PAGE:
SB 408 simply sought to shine light on dealings involving taxpayer funds, not “burden chambers of commerce or EDCs.” The bill was narrowly tailored to apply the necessary transparency via the Public Information law only to entities spending significant amounts of public funds, or which contract to perform services traditionally performed by the government. This original interpretation of Public Information Act rules had been in place over a decade and the bill received bipartisan support, passing the Senate 28-3.
 
Discriminatory Legislation – SB 3 (First Called Special Session)
TAB: This bill would have required people to use bathrooms, locker rooms, and dressing rooms corresponding with “biological sex” in public schools and/or government buildings. TAB and the Keep Texas Open for Business Coalition opposed this legislation because it could hinder our members’ ability to attract, recruit, and retain top talent and would tarnish Texas’ reputation as open and friendly to businesses and families.
The vote occurred on passage to third reading. A vote against SB 3 was a vote with TAB. SB 3 passed the Senate but died in the House.
ET: Crafting good public policy relies on more than “Maybes” and “Coulds.” The myth of the destruction that was predicted to sweep through the Texas economy with the passage of the Texas Privacy Act (SB 3) was based on half-truths, conflations, and ultimately was debunked.
What is evident is that TAB has become a proxy for dressing corporate welfare, amnesty, and leftist social policies with a “business” veneer. As mentioned earlier, TAB received a substantial sum ($130,000 of its $200,000 campaign budget) from national LGBT groups including the Gill Foundation and the Human Rights Campaign.
 
III. WHAT’S MISSING?
No legislation related to reforming the property tax or appraisal system was included in TAB’s legislative ratings. Doing so would have hurt Democrats and liberal Republicans, and helped conservative lawmakers in both the Senate and House.
SB 1, 85(1), Amd 1 – Lowering Rollback Rate from 6% to 4%
Reducing the annual rate that local taxing entities can increase property tax burdens, without any approval of taxpayers, is an issue that directly impacts businesses. Lowering the rollback rate would have slowed the growth of tax increases.
SB 1, 85(1), Motion to Call Previous Question – Cutting Off Debate on Pro-Taxpayer Amendments to Property Tax Reform Bill
The House refused to allow further debate on the property tax issue late in the special session, in defiance of Gov. Abbott, and later killed the weakened bill altogether.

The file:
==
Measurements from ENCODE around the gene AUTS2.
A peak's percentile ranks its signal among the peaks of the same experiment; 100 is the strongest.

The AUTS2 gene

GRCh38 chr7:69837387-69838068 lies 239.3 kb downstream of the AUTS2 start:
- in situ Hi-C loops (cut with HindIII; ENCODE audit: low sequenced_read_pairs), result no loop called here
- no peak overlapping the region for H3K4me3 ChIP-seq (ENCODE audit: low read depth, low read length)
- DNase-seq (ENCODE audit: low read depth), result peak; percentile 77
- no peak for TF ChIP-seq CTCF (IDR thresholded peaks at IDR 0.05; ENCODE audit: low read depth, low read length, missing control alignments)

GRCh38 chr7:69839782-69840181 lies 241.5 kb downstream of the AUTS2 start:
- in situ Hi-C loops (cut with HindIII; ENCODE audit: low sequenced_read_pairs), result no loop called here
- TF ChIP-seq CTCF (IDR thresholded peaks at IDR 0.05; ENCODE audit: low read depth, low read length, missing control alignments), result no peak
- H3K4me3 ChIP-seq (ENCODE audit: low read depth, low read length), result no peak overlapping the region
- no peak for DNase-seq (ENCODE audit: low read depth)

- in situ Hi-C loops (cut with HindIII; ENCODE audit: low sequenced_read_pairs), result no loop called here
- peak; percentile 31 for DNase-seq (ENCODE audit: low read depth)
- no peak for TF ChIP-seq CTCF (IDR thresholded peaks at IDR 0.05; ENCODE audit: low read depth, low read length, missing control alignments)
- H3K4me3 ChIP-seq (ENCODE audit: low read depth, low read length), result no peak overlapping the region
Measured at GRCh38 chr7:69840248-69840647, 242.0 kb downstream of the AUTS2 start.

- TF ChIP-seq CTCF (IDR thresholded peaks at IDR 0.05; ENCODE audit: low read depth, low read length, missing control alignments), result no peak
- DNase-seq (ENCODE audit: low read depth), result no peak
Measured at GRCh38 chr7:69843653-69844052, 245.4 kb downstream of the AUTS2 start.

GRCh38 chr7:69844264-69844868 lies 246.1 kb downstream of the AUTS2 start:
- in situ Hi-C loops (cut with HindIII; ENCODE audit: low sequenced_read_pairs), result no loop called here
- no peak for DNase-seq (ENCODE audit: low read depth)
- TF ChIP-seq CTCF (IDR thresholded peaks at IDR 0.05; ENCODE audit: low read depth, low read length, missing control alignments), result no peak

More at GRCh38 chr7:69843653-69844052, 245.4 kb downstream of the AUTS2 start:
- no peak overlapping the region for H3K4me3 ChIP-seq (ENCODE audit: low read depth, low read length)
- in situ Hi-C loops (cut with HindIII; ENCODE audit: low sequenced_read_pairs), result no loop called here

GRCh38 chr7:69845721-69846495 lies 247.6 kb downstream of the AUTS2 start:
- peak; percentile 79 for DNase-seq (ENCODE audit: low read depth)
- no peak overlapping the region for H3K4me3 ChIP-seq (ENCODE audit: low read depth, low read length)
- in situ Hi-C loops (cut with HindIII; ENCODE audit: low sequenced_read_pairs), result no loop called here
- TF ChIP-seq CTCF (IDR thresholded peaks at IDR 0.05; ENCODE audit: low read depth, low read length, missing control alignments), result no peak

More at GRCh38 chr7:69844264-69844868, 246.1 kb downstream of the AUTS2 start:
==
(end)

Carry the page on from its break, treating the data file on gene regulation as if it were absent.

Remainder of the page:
Record Vote 88 – Fast-Tracking Minimum Wage Increase Through Committee Process
Economist have held for decades that minimum wage laws distort wage prices and adversely affect businesses, consumers, and destroy low-skill jobs
HB 486 – Allowing Certain School Districts Greater Flexibility to Raise Taxes
Higher property taxes burden businesses and individuals alike. Making it easier for taxing entities to raise taxes is an easily identifiable issue for all Texas businesses.
HB 10 – Mental Health Insurance Mandate
Voting against new insurance mandates and promoting market solutions are actual pro-business positions
HB 100, Amd 3 – Striking Rideshare Regulations for Free Market Solution
The most pro-business solution that would thrust Texas onto the cutting edge of ridesharing would have been to liberate TNCs and cab companies alike from burdensome regulation.
HB 1260, Amd 1 – Removing Licensing Requirement for Shrimp Boat Unloading
HB 490 – Creating New Hearing Aid/Implant Insurance Mandate
HB 3329 – Prohibiting Local Fees on Electricians
HB 3360 – Property Tax Incentive Promotion by Incentive Oversight Board
HB 1449 – Prohibiting Local Gov’t From Imposing Certain Fees on New Construction
SB 1003 – Removing Lifeline Service Mandate on Telecom Companies
HB 1917 – Mandating Vendor Drug Program; Increasing Rx Prices
HB 3172 – Creating a State Economic Development Handout Application System
HB 3664 – Creating Texas Wine Assessment Program and Board
HB 2664 – Expanding Federal Nutrition Standards to Daycare Providers
HB 1290 – Requiring State Agencies Repeal One Rule for Each Adopted
HB 3287, Amd 3 – Allowing Breweries to Sell for Off-Premise Consumption
HB 3287, Amd 6 – Requiring Beer Distributors Only Charge for Verifiable Costs to Brewers
HB 3287 – Creating Additional Regulations, Mandates, and Restrictions on Alcohol Production/Sales
HB 1300 – Expanding Hotel Occupancy Tax to Short-Term Rentals
SB 586 – Extension of Rural & Small Telecom Subsidies
SB 312 – Increasing Amount of Contracting with “Underutilized Businesses”
SB 975 – Burdening Private Rail with Security Regulations
SB 654 – Expanding Allowable Practice Areas for Advance Practice Nurses
HB 208, 85(1), Point of Order – Upholding Ruling by Chair; Killing State Spending Limit